On the rise in NJ
While you may think that white supremacy is only a problem in the South, that’s not true. According to SPLC, there are 11 hate groups operating statewide in New Jersey.
In February 2020, the New Jersey State Office of Homeland Security and Preparedness issued a threat assessment, raising the threat level of homegrown violent extremism, specifically white supremacist extremism, from “moderate” to “high.” That threat level is higher than that of al-Qaeda or ISIS, which are both rated as “low.” The report states, “Supporters of this [white supremacist] ideology demonstrate the willingness and capability to carry out attacks, direct and inspire sympathizers online, and attempt to network globally.”
Experts say this threat level is not unique to the Garden State. Other parts of the country are seeing similar threats, but New Jersey released its research and analysis publicly. The threat assessment cited 44 domestic terrorist incidents in the United States, with four having ties to New Jersey. In addition, six of the 41 violent extremists arrested for these incidents were caught in New Jersey or New York. The assessment also reported an increase in recruitment efforts. There were reports of 168 instances of white supremacist groups distributing propaganda in 2019, which is an increase from just 46 incidents in 2018. The ADL also reports that these groups target college campuses. Sixteen Pennsylvania and New Jersey colleges were targeted last year, including Princeton University and Rutgers University.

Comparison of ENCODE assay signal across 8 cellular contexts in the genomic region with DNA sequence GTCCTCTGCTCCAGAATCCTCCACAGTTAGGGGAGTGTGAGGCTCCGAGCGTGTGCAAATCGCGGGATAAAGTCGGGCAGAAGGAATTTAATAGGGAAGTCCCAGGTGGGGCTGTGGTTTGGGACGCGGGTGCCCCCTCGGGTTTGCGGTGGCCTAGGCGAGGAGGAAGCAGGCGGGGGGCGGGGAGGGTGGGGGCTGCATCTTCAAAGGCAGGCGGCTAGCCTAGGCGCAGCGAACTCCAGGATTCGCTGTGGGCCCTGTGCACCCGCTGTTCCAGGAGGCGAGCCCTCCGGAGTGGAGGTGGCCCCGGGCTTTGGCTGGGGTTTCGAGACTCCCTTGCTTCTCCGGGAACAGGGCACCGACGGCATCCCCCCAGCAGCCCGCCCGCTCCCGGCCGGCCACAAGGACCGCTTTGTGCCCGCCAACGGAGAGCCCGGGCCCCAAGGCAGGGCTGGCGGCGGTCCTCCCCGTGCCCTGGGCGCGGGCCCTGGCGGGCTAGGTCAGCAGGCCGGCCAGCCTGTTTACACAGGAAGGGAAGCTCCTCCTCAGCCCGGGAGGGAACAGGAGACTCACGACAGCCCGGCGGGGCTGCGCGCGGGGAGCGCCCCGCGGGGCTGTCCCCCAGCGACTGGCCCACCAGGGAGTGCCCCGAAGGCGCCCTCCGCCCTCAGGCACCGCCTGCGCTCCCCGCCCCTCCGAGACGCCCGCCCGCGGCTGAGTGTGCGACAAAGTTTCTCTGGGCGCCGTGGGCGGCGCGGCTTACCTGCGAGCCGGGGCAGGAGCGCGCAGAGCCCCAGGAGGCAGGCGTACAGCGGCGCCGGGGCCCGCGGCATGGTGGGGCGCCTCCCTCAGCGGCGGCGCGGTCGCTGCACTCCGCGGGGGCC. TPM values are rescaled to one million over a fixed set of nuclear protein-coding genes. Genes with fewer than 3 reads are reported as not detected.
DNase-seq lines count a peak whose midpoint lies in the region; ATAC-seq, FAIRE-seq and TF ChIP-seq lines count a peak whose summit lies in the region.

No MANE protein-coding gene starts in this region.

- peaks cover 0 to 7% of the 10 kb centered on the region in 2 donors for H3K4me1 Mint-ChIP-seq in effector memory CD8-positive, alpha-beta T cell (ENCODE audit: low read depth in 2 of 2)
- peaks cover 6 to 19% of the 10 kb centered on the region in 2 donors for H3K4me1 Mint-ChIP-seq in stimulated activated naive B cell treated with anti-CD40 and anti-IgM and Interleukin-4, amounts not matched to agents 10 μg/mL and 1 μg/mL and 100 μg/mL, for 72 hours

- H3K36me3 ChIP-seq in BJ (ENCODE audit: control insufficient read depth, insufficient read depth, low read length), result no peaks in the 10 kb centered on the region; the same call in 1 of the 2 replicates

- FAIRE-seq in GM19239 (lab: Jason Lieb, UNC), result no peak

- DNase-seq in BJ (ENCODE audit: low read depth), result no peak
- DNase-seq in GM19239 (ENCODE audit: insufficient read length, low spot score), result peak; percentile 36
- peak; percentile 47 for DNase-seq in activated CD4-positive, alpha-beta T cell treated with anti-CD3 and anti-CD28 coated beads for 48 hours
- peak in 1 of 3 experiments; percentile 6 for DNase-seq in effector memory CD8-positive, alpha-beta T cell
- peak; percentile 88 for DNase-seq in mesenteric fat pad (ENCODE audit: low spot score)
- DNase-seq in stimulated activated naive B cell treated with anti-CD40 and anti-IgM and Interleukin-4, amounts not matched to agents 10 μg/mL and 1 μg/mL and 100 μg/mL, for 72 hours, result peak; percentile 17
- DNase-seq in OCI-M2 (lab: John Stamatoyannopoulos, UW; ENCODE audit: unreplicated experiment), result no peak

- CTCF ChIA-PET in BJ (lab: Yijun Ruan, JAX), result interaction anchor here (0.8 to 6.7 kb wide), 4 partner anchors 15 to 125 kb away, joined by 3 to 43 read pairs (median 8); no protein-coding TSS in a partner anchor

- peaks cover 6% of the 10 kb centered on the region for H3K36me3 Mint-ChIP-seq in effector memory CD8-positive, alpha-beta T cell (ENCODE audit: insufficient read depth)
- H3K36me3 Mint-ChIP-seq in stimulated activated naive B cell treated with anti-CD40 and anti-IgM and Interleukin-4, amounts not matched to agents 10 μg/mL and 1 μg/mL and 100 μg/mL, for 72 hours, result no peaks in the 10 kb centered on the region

Currently domestic terrorism is not a federal crime, though Byman notes that there is a push to make it one. Most of the violence in these cases, however, is already covered under state law, he says.
“Dylann Roof, who murdered Black churchgoers, was charged with multiple counts of murder, but not terrorism,” says Byman, who notes that murder is a serious charge. He says there are many ways to counter the threat of white supremacy.
“When [threat of white supremacy] is violent, it is vital for the police and FBI to arrest members and then for them to be prosecuted and jailed,” Byman says. “Social media companies like Facebook can also ‘de-platform’ groups and members to prevent them from having a way to get their message out, and politicians must also condemn them and encourage people to reject their messages.”
Byman says that white supremacist violence goes up and down, so it’s good to take a long-term perspective. He notes that in your grandparents’ day white supremacy was just taken for granted in much of the country.
“White supremacists often worked with local law enforcement and were tolerated by the federal government,” Byman says. “Now they are much more likely to be on the run. [White supremacy] remains a virulent strain on American politics, but certain ideas that white supremacists find abhorrent, such as intermarriage, LGBTQ rights and equality before the law, are now mainstream ideas.”
- The four tenets set forth by the Anti-Defamation League explain the ideology of white supremacy. What is the impact of this ideology on people living in America? Does it matter whether or not a person impacted by white supremacy is a citizen? Explain your reasoning.
- The article mentions how white supremacists engage in “accelerationism” on issues that already divide the county, such as race and guns. What other issues divide us as a nation? What do you think can be done to unite us as a nation?
- The threat of white supremacist extremism was raised to high in New Jersey. How do you feel about that? Are you surprised that there are so many hate groups operating within the state? Explain your answer.
- Currently domestic terrorism is not a federal crime. Do you think it should be? Why or why not?
bigotry: intolerance of those of different races or religions.
ideology: principles ora way of thinking that is characteristic of a political system.
tenet: principle or theory.
virulent: infectious or contagious.
This article originally appeared in the Fall 2020 issue of Respect, our diversity newsletter.